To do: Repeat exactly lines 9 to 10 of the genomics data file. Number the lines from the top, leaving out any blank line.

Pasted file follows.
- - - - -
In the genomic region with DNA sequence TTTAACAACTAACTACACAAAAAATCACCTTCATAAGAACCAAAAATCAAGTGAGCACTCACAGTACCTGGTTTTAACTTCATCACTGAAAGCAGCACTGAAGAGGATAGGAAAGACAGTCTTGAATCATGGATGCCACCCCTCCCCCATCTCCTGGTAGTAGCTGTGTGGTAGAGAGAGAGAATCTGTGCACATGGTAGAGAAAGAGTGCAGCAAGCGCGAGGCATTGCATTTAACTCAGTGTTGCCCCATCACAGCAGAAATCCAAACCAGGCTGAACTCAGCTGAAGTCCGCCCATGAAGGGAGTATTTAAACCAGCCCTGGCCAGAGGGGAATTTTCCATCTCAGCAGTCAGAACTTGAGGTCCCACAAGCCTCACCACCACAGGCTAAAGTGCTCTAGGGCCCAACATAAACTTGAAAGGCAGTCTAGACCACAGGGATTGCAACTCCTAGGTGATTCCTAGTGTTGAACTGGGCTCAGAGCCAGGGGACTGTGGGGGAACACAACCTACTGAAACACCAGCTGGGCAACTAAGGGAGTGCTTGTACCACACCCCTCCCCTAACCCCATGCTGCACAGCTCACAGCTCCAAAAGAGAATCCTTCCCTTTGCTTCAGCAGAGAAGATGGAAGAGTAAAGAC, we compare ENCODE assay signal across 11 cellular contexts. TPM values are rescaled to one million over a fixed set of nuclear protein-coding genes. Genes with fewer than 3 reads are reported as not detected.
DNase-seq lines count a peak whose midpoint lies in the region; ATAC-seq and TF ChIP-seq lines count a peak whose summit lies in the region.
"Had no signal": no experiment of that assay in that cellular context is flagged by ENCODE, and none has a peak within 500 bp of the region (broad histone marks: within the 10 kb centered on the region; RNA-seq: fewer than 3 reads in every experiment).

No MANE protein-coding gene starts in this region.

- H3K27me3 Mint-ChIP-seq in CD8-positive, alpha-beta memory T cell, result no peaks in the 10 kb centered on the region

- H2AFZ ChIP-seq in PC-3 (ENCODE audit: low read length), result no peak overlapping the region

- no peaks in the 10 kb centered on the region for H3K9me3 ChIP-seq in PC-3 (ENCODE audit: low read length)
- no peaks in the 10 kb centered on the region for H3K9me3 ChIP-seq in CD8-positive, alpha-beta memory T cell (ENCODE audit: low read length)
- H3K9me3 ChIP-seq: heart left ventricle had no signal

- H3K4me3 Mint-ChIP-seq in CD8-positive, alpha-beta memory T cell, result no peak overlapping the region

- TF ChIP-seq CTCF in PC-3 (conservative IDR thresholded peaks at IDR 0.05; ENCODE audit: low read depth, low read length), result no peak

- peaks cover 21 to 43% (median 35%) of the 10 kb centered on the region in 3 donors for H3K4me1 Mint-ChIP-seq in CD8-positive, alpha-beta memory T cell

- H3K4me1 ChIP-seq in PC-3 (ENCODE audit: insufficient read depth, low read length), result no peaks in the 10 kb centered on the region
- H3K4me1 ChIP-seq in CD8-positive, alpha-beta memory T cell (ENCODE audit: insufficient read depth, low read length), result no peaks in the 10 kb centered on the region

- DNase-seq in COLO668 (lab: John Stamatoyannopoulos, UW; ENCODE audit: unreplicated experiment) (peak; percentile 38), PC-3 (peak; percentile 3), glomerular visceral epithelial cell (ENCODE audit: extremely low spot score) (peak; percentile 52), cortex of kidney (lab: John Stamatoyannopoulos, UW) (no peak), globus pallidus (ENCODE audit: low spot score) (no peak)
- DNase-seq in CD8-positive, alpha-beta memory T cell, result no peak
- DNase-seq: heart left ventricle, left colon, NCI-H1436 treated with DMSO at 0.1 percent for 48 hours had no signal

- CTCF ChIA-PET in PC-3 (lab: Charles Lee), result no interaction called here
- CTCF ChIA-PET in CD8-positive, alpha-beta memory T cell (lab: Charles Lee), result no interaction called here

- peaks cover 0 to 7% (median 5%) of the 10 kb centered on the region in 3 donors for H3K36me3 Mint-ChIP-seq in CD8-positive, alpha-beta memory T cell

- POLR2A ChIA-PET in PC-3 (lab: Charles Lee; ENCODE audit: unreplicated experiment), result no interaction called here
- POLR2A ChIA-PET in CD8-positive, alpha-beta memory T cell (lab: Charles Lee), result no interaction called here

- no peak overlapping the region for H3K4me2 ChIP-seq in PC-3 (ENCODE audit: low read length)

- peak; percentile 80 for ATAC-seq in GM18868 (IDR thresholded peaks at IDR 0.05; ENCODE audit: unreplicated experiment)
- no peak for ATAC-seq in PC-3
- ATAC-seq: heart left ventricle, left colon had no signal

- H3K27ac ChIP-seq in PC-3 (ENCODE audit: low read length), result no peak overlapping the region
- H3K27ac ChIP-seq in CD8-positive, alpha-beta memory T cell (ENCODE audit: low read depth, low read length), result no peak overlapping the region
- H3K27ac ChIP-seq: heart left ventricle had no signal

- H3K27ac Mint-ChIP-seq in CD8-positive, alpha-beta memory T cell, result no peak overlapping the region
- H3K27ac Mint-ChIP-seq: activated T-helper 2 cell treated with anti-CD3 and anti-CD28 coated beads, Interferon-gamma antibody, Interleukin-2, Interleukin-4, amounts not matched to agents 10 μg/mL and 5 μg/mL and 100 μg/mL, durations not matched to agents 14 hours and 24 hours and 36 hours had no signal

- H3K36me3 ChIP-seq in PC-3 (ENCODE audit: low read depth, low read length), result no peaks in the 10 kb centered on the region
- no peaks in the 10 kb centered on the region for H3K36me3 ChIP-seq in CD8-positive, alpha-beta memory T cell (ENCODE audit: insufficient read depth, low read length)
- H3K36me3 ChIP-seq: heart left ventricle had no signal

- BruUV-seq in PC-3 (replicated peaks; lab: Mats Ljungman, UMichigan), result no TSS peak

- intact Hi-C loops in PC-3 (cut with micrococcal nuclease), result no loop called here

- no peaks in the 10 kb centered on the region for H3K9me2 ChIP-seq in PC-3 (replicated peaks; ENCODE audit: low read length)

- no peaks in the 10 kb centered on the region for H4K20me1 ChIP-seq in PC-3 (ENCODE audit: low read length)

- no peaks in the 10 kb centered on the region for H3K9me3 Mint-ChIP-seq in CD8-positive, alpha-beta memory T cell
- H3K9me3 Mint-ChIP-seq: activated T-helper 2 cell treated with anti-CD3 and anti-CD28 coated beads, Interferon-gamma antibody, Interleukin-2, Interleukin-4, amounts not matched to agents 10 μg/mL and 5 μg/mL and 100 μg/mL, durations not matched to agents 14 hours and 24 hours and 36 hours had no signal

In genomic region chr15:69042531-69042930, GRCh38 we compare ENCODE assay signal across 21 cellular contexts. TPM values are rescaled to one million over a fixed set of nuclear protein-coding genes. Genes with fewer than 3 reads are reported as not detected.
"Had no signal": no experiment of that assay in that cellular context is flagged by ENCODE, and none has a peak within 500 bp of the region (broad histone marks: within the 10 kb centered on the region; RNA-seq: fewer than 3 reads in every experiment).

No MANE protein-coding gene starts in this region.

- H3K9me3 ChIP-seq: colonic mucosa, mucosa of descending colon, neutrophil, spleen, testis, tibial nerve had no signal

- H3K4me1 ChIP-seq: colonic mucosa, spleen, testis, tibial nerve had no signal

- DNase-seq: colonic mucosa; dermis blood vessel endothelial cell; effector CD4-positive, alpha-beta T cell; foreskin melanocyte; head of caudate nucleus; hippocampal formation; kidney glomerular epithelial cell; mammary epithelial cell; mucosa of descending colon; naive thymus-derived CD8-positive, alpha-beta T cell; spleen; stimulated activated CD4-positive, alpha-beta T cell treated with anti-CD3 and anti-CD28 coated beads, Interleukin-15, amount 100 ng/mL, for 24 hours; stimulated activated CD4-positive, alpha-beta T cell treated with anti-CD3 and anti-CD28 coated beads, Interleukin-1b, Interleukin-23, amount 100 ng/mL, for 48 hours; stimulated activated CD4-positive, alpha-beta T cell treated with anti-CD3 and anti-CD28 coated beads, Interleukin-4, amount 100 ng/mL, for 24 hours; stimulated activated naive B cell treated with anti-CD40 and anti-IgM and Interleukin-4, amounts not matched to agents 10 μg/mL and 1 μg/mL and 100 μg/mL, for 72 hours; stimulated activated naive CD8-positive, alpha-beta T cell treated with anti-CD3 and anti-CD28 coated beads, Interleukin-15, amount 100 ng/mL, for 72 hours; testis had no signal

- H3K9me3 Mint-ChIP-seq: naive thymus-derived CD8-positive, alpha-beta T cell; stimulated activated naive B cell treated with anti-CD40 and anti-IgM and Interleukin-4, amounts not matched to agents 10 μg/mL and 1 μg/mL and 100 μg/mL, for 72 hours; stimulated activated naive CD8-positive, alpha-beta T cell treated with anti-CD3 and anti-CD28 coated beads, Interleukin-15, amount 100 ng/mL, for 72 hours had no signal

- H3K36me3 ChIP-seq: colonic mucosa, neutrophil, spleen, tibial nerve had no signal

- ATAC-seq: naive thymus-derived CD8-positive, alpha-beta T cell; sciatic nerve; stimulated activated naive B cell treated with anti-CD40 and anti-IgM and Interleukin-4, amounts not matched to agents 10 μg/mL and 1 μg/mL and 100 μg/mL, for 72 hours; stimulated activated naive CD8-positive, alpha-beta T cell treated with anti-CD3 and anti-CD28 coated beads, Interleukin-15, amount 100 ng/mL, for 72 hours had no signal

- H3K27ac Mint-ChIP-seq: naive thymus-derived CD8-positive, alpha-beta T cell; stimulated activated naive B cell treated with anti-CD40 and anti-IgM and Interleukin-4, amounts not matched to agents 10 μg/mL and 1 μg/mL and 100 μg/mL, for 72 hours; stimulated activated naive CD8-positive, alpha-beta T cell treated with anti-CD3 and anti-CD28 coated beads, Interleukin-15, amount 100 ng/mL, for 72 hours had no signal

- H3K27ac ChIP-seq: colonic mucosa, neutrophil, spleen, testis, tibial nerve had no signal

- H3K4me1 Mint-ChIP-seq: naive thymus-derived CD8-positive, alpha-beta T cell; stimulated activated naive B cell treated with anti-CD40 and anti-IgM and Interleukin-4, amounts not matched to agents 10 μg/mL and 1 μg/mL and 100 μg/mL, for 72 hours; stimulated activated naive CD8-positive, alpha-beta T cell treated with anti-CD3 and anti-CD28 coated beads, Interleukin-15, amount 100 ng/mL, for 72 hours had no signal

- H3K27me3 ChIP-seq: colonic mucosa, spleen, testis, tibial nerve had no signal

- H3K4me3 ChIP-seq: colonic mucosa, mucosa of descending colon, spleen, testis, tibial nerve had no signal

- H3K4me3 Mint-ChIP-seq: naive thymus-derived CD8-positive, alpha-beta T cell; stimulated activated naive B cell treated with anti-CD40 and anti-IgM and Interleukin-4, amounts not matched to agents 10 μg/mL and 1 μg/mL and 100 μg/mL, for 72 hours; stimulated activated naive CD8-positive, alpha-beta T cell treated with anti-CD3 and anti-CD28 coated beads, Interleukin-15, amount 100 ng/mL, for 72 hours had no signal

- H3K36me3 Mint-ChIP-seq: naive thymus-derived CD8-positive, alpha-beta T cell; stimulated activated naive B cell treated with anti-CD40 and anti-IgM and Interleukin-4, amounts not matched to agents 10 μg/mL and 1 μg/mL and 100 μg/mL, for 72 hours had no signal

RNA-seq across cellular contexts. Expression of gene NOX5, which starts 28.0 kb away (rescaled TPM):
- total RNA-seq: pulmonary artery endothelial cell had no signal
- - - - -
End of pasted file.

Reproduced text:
- H3K9me3 ChIP-seq: heart left ventricle had no signal

- H3K4me3 Mint-ChIP-seq in CD8-positive, alpha-beta memory T cell, result no peak overlapping the region